The process of counter-radicalisation and de-radicalisation has to begin from the schools. There is need to revise our school level history books to teach to the students the glorious past of Kashmir. There is urgent need to connect the youth with glorious past of their motherland. Not many young men in Kashmir today would know about Rajtarangini or Lalded or Kalhana or Sufi saint Baba Reshi or Habba Khatoon, the Nightingale of Kashmir! They are only being taught the Kashmiri struggle for freedom but being deprived of the glorious past of Kashmir. How many Kashmiris know that Kashmir is home to many legends of the past whose contribution in their respective fields is acknowledged worldwide? Panini, the father of modern day Grammar; Patanjali, who gifted to humanity his Yog Sutra; Sharangdev, father of both Hindustani and Carnatic music; Acharya Abhinav Gupt, the greatest scholar of all times, King Lalitaditya, the most powerful Indian emperor whose Empire extended from Caspian Sea in the north to the Kaveri Basin in the south and extended upto Assam in the east, are a few of such luminaries. How many of us know that Srinagar was established by Samrat Ashok and Buddhism was spread across China, Central Asia and Japan by Kashmiri monks? How many know about Sharda Peeth and its significance in the field of higher learning. Kashmir is the abode of Sufi Islam? The most benign and reformative period of Kashmir’s history has been the rule of Dogra Maharajas but it nowhere finds mention in history taught to our young children.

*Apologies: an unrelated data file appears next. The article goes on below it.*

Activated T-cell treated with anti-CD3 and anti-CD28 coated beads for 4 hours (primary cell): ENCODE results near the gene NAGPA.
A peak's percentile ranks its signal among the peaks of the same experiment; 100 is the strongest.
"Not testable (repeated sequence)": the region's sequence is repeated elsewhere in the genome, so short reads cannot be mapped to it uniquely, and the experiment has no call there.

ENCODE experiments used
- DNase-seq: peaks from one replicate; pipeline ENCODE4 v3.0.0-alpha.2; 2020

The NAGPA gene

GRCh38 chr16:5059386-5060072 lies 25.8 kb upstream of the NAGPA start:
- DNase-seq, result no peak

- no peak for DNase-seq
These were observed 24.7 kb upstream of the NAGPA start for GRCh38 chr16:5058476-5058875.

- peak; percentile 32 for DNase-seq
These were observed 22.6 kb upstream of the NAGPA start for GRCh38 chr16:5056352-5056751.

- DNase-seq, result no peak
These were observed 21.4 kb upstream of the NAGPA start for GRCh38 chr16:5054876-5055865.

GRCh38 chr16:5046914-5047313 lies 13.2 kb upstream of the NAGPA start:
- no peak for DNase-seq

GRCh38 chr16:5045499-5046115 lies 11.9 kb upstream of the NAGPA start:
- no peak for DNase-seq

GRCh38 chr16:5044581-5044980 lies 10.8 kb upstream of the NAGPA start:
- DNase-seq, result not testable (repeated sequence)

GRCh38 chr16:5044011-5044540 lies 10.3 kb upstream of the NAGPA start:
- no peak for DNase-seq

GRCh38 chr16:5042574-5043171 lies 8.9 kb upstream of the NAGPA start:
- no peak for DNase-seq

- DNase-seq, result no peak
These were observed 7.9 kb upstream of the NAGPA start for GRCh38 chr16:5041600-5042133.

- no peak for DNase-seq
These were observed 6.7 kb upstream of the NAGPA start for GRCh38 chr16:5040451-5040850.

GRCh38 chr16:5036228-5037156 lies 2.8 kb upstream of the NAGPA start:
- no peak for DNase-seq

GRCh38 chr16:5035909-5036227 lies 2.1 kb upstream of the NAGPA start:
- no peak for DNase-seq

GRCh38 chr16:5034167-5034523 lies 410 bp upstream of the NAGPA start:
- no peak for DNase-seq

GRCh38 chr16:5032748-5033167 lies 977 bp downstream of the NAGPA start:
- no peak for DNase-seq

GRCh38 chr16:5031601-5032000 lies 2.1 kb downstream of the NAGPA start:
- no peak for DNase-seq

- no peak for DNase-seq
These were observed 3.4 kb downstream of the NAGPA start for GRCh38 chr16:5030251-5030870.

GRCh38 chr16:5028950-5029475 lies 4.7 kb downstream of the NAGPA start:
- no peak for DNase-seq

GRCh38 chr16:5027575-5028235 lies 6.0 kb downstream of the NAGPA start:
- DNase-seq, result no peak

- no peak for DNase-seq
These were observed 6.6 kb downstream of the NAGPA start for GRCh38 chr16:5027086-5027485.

Burhan Wani, Hizbul Mujahideen terrorist killed by Indian soldiers in July 2016
“Kashmir is an integral part of India” is not a cliché but historical fact much before the happenings of 1947. Kashmir is the keystone of India’s heritage and fountainhead of its culture through millennia. It is not just a piece of land but abode of the soul of India is what needs to be taught. The contribution of Kashmiris to India’s fame and glory should be known to the young Kashmiris. Their mind-set needs to be changed by removing the glaring lacunae in the history they have been taught so far. Time is ripe to correct the attempt at obliterating our glorious past and spreading secessionism in young minds. The real picture of Pakistan needs to be projected to clear many misconceptions in the young minds.